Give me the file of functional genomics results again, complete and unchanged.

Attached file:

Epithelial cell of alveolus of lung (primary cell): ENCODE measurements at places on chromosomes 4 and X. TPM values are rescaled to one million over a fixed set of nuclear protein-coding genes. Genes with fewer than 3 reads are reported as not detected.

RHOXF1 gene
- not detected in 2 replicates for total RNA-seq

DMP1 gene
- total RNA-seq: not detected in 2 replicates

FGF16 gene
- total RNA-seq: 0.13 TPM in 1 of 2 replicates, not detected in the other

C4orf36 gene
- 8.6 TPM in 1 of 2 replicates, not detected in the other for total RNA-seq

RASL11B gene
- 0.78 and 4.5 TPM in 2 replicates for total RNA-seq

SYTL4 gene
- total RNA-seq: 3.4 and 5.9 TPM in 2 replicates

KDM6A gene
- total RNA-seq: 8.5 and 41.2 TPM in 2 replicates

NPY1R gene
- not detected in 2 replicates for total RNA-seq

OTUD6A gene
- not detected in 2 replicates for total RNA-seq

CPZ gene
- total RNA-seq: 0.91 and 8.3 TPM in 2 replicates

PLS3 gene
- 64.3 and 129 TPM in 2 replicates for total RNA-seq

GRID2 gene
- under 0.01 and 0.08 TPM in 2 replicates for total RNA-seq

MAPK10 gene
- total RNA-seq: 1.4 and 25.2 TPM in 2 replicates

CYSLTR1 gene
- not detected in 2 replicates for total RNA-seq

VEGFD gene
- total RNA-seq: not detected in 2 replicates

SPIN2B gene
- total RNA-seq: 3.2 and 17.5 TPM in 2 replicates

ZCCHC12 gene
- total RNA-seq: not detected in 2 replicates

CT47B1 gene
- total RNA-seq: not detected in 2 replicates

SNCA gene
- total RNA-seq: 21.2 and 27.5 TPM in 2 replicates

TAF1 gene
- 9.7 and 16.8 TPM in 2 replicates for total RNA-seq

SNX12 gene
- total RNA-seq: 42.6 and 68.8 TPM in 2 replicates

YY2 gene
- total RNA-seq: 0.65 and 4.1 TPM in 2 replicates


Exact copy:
Epithelial cell of alveolus of lung (primary cell): ENCODE measurements at places on chromosomes 4 and X. TPM values are rescaled to one million over a fixed set of nuclear protein-coding genes. Genes with fewer than 3 reads are reported as not detected.

RHOXF1 gene
- not detected in 2 replicates for total RNA-seq

DMP1 gene
- total RNA-seq: not detected in 2 replicates

FGF16 gene
- total RNA-seq: 0.13 TPM in 1 of 2 replicates, not detected in the other

C4orf36 gene
- 8.6 TPM in 1 of 2 replicates, not detected in the other for total RNA-seq

RASL11B gene
- 0.78 and 4.5 TPM in 2 replicates for total RNA-seq

SYTL4 gene
- total RNA-seq: 3.4 and 5.9 TPM in 2 replicates

KDM6A gene
- total RNA-seq: 8.5 and 41.2 TPM in 2 replicates

NPY1R gene
- not detected in 2 replicates for total RNA-seq

OTUD6A gene
- not detected in 2 replicates for total RNA-seq

CPZ gene
- total RNA-seq: 0.91 and 8.3 TPM in 2 replicates

PLS3 gene
- 64.3 and 129 TPM in 2 replicates for total RNA-seq

GRID2 gene
- under 0.01 and 0.08 TPM in 2 replicates for total RNA-seq

MAPK10 gene
- total RNA-seq: 1.4 and 25.2 TPM in 2 replicates

CYSLTR1 gene
- not detected in 2 replicates for total RNA-seq

VEGFD gene
- total RNA-seq: not detected in 2 replicates

SPIN2B gene
- total RNA-seq: 3.2 and 17.5 TPM in 2 replicates

ZCCHC12 gene
- total RNA-seq: not detected in 2 replicates

CT47B1 gene
- total RNA-seq: not detected in 2 replicates

SNCA gene
- total RNA-seq: 21.2 and 27.5 TPM in 2 replicates

TAF1 gene
- 9.7 and 16.8 TPM in 2 replicates for total RNA-seq

SNX12 gene
- total RNA-seq: 42.6 and 68.8 TPM in 2 replicates

YY2 gene
- total RNA-seq: 0.65 and 4.1 TPM in 2 replicates